b
becker
Sep 16, 2016

Well written for a debut novel. I picked up a quick history lesson about a modern day conflict that I knew very little about. It is well researched and the characters are well developed.

s
SuzeParker
Jun 13, 2016

Anthony Marra vividly paints a portrait of people who are at their best and worst under extreme circumstances. I had some difficulty following the time jumps, but the book is beautifully written and the ending made the slower portions worthwhile.

TSCPL_ChrisB Jun 03, 2016

No words are wasted in Anthony Marra's debut novel about Chechnya. The plot is woven very intricately; every loose strand is tied before the book reaches its conclusion. And what a beautiful tapestry it is. It's lyrical and affecting, intelligent but never boring. The scenery and characters come alive. Marra does a fabulous job of crafting a moving novel without becoming overly sentimental. In short, I cannot praise this book enough.

Baxter555 May 19, 2016

I wasn't too sure about this book when I first started. I almost did not complete it; but as the story progressed, I finally found myself wanting to know how the book ends. There were words that I did not understand and some grammar that might have come from interpretation from another language and that seemed to be throwing me off. All in all, I would highly suggest this book.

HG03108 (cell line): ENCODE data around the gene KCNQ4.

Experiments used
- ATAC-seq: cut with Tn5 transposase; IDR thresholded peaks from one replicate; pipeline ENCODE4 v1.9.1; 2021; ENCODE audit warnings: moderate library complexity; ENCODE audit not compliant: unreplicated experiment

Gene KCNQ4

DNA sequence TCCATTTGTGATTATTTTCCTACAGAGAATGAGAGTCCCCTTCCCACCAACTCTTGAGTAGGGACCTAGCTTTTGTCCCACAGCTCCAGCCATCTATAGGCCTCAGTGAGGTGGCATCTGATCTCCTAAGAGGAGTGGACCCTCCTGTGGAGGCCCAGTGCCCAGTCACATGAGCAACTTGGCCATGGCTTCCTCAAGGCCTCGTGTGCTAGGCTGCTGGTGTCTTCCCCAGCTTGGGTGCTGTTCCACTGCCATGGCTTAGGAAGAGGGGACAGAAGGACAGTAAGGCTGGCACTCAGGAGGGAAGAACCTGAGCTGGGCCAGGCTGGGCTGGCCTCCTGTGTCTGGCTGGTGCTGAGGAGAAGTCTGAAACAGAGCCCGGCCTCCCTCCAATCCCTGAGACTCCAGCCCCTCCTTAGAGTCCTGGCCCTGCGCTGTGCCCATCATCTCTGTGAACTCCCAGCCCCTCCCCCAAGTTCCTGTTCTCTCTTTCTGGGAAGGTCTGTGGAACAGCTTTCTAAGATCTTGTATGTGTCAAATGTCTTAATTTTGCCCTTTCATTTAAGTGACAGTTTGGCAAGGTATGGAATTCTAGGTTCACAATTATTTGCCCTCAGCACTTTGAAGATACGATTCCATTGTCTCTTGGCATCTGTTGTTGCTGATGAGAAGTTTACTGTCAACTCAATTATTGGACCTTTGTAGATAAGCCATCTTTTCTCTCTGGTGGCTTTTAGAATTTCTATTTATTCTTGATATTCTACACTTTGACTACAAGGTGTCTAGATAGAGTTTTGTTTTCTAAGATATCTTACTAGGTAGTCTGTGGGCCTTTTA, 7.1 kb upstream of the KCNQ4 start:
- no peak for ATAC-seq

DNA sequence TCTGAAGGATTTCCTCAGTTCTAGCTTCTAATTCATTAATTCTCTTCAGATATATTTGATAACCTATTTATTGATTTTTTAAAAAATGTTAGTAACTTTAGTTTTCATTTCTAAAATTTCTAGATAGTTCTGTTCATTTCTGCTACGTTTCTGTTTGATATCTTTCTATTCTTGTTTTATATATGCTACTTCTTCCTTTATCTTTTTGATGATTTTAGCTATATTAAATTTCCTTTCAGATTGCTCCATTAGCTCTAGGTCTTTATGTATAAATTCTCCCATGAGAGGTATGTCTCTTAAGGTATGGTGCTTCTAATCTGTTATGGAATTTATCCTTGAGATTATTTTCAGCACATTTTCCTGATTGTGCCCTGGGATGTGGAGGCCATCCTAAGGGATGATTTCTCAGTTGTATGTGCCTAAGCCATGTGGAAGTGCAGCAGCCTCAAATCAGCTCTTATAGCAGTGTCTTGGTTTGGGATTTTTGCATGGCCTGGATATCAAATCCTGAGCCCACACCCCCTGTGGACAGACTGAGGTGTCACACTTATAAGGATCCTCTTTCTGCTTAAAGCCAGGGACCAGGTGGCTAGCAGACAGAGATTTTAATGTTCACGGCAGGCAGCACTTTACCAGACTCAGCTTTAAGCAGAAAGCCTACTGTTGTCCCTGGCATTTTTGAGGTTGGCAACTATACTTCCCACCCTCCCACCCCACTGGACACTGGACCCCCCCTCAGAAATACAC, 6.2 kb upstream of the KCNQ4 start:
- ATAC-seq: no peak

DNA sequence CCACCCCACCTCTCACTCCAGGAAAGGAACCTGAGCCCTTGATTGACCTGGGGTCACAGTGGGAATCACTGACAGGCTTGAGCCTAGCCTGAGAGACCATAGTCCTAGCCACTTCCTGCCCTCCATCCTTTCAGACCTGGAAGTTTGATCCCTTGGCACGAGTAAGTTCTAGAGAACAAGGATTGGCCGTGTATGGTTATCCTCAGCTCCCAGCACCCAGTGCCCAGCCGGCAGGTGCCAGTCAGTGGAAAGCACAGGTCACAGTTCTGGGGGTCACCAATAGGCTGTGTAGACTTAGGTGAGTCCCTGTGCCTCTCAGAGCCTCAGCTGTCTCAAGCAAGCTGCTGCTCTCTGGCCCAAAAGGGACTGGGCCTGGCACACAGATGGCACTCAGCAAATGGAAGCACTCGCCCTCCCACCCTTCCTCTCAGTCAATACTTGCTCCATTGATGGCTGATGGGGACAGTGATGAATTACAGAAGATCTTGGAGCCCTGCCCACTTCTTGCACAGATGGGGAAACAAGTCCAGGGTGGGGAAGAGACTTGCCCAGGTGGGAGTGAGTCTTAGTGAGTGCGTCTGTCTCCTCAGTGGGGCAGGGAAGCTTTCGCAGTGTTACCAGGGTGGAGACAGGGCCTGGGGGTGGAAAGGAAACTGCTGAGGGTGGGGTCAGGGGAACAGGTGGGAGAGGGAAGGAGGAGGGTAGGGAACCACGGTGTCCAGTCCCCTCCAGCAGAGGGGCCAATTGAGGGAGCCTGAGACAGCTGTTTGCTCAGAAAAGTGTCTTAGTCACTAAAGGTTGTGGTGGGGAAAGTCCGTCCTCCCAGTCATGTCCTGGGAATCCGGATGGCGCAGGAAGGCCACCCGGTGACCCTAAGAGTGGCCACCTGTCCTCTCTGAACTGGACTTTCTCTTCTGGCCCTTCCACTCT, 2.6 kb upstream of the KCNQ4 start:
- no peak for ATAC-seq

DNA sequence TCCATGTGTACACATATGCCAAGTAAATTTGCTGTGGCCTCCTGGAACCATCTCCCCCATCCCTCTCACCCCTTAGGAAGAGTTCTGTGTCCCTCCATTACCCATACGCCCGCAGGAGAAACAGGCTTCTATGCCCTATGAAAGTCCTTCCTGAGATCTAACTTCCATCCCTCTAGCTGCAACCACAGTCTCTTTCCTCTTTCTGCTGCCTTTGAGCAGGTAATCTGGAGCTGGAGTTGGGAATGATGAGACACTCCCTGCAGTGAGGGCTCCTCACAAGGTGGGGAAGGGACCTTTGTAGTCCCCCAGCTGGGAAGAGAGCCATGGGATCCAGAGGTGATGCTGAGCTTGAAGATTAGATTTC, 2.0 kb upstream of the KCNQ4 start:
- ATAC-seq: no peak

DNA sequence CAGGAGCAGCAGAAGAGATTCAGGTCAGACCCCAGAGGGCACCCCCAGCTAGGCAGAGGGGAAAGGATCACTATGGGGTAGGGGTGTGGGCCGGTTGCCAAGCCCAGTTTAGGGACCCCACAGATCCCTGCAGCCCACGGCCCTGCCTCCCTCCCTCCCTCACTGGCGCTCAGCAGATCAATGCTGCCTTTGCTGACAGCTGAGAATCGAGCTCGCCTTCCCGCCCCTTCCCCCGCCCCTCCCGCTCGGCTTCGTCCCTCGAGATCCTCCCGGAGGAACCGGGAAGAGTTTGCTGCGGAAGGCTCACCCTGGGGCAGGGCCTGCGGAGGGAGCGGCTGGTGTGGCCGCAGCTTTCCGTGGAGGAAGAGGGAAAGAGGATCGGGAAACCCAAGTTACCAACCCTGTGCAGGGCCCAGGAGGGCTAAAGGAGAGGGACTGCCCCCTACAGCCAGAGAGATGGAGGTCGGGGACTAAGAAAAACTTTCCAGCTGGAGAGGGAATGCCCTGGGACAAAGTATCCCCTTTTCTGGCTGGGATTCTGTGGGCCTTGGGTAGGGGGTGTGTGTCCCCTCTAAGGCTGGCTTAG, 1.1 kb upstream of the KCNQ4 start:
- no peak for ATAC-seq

PimaLib_StephanieM Feb 22, 2016

A dense but worthwhile story that will force you into the shoes of those who experienced both Chechen wars. At times, you may find yourself sympathetic with otherwise unlikable and downright detestable characters. To me, this is a hallmark of good writing.

l
lburroughs
Jan 24, 2016

A Constellation of Vital Phenomena by Anthony Marra is a beautifully written novel. It is a powerful story. The characters Havaa, Dokka, Akemed, Sonja, Ula, Natasha, Khassan, and Ramzan are well crafted in a story that weaves their threads through those of the other characters. Although it is not told in a linear manner, the going back and forth between decades, even into the future, actually supports this narrative.

View All Comments

Age

Add Age Suitability

s
sabricent
Dec 10, 2013

sabricent thinks this title is suitable for 14 years and over

Summary

Add a Summary

m
maggielo
Aug 19, 2015

11 copies, russian war, yng girl saved by physician neighbor

Quotes

Add a Quote

TSCPL_ChrisB Jun 06, 2016

We wear clothes, and speak, and create civilizations, and believe we are more than wolves. But inside us there is a word we cannot pronounce and that is who we are.

Notices

Add Notices

There are no notices for this title yet.

Explore Further

Browse by Call Number

Recommendations

Subject Headings

  Loading...

Find it at SJCPL

  Loading...
[]
[]
To Top